When you speak to an audience, the form is at least as important as content. Which means that what you say is not the only important thing, but how you say it also matters a great deal.
You may have prepared your speech and your slideshow meticulously, leaving nothing out. It is a truly impressive piece of work, giving a fine exposition of what you need to say, and full of deep thoughts, important observations and essential information.
It is truly a testimony to your tireless efforts and unrelenting sincerity. However, at the time of presentation, you become nervous, stutter and stumble continuously, and fail to live up to the potential of your preparations.
Your talk flops badly, and the audience remains thoroughly unimpressed. So what have you achieved? That’s right, nothing.
Consider another speaker, who has done taken none of the pains that you have, and does not have a ready speech. He has done no research, gathered no facts, given the subject little or no thought.
Yet on the podium he is marvelous, captivating his audience with funny anecdotes, entertaining jokes, occasional insights and an engaging, warm manner. He delivers nothing of importance, because he has nothing to deliver.
Yet, the audience feels somehow satisfied. What has this speaker achieved? Right again nothing. Yet, the second speaker lives to fight another day while the first will probably never be asked to speak again to that audience.
What does the above teach you? Simply that while matter or content is of the utmost importance in successful public speaking, presentation or the art of delivery is at least as important, and perhaps more so.
What reaches the audience first is your appearance, manner, and personality, and not your thoughts or the content of your speech. That comes later.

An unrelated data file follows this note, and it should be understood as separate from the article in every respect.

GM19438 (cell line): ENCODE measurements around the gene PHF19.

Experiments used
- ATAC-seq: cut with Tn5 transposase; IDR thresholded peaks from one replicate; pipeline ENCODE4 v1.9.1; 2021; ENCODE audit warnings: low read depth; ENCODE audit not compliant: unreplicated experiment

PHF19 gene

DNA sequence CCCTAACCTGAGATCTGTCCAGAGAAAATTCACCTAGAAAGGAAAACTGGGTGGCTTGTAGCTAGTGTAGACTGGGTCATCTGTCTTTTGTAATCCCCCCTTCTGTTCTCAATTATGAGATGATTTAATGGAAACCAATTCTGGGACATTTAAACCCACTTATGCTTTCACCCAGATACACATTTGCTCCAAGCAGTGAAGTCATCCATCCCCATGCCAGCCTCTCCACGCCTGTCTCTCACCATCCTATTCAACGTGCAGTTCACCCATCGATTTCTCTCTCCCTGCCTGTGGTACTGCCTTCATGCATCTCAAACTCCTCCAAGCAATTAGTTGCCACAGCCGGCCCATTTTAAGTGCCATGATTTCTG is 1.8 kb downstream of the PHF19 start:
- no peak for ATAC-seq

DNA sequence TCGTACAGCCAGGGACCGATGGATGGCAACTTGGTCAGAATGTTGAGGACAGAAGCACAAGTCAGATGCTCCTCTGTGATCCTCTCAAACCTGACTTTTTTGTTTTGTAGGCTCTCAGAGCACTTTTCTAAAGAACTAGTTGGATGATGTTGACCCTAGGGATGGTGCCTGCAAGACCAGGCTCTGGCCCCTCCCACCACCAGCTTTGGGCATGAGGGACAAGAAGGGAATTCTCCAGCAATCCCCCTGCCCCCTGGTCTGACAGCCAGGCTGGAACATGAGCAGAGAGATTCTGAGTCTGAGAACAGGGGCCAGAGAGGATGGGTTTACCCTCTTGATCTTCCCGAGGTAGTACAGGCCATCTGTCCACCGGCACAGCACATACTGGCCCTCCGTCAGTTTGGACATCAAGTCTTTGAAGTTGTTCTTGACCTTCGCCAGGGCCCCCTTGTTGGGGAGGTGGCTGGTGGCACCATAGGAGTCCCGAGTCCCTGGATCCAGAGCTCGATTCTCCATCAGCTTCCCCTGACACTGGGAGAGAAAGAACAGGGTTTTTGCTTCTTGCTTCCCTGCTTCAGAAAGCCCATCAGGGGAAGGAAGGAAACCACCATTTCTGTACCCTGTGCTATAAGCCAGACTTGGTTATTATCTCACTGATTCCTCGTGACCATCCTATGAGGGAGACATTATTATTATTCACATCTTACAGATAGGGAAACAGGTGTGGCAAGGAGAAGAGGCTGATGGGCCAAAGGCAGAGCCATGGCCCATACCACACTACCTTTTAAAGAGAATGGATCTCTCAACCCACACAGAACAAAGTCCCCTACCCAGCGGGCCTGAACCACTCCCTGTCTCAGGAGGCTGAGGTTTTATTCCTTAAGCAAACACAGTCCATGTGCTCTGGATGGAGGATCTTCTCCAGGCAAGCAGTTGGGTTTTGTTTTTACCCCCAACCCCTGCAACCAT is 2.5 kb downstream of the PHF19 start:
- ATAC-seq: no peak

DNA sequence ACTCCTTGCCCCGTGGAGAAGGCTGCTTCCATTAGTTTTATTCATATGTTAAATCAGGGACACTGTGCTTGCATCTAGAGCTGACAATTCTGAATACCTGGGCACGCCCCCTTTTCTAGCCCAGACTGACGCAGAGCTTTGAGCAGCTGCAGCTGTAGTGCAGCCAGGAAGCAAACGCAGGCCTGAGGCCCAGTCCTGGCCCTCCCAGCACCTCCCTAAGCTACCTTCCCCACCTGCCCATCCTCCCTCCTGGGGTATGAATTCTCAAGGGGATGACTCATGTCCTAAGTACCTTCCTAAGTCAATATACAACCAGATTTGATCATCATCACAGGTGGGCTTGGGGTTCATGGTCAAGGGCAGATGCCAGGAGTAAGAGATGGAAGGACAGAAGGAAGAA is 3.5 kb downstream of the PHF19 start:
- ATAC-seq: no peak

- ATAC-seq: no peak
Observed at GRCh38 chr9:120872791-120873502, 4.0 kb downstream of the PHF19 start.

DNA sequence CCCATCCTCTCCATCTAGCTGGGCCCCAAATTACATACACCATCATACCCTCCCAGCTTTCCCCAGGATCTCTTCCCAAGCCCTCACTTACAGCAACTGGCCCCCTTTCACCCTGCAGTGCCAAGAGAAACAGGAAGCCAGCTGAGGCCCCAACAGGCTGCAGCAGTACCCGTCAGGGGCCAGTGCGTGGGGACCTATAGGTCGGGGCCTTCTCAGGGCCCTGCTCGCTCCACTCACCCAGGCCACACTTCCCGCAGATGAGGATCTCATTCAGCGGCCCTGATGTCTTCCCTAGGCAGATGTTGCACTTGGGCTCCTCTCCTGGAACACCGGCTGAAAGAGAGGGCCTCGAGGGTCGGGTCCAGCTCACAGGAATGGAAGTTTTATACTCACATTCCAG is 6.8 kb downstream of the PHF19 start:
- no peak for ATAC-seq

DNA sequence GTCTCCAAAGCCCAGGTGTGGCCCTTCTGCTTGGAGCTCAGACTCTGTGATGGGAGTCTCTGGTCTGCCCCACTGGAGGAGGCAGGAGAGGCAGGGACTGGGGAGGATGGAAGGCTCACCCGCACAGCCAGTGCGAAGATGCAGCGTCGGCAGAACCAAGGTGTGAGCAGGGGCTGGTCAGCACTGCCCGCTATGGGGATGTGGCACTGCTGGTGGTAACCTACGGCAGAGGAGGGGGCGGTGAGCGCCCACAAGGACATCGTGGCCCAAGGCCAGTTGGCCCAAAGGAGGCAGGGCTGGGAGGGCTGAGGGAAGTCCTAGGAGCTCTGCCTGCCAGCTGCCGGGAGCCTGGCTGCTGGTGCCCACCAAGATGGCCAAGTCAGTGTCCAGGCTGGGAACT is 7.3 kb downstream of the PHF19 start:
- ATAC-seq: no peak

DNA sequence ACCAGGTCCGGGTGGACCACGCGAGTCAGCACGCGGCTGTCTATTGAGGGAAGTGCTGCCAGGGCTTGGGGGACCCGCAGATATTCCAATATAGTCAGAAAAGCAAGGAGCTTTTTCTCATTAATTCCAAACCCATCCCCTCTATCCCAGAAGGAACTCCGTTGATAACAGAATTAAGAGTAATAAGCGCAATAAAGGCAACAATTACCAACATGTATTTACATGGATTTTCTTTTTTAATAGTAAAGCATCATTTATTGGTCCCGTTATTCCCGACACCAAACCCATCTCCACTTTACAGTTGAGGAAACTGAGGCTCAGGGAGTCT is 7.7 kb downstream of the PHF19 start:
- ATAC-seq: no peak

First, they must decide that you are worth listening to, and only then will they actually listen to you. First impressions are often lasting impressions, so if you manage to upset them in the very beginning, the chances are that they will probably not listen to you at all.
What must you do to improve your presentation skills? First of all, there is the question of the personal touch. If the audience senses that you are remote and distant from them, they will immediately lose interest in anything you may have to say, regardless of the importance of your content.
This is the cardinal rule that you must remember at all speaking forums. Do not stare at the back wall, but engage your audience by looking them one by one directly in the eye.
At the beginning of each new paragraph, shift your gaze to another member of the audience, and deliver it looking at them directly. You shall soon find that they are unable to break your gaze, and are forced to listen to you.
Also, do not be nervous or shifty. Do not do anything that makes them think that you’re suffering from an Obsessive Compulsive Disorder, like continuously shifting your balance from one foot to another, or cracking your fingers or straightening your tie.
Do nothing that distracts them from your speech and makes them concentrate on your appearance instead for if that happens, you have failed as a speaker.
In order to suppress your nervousness (for it is that which makes you do these things), always remember that the audience is merely human, and no one is waiting to pounce upon your minor errors or negligible slip-ups. Everyone makes them.
Convey to them the impression that you are exactly as human as they are, and they will be more than prepared to overlook your mistakes while appreciating your fine points. This is the key to improving your presentation skills.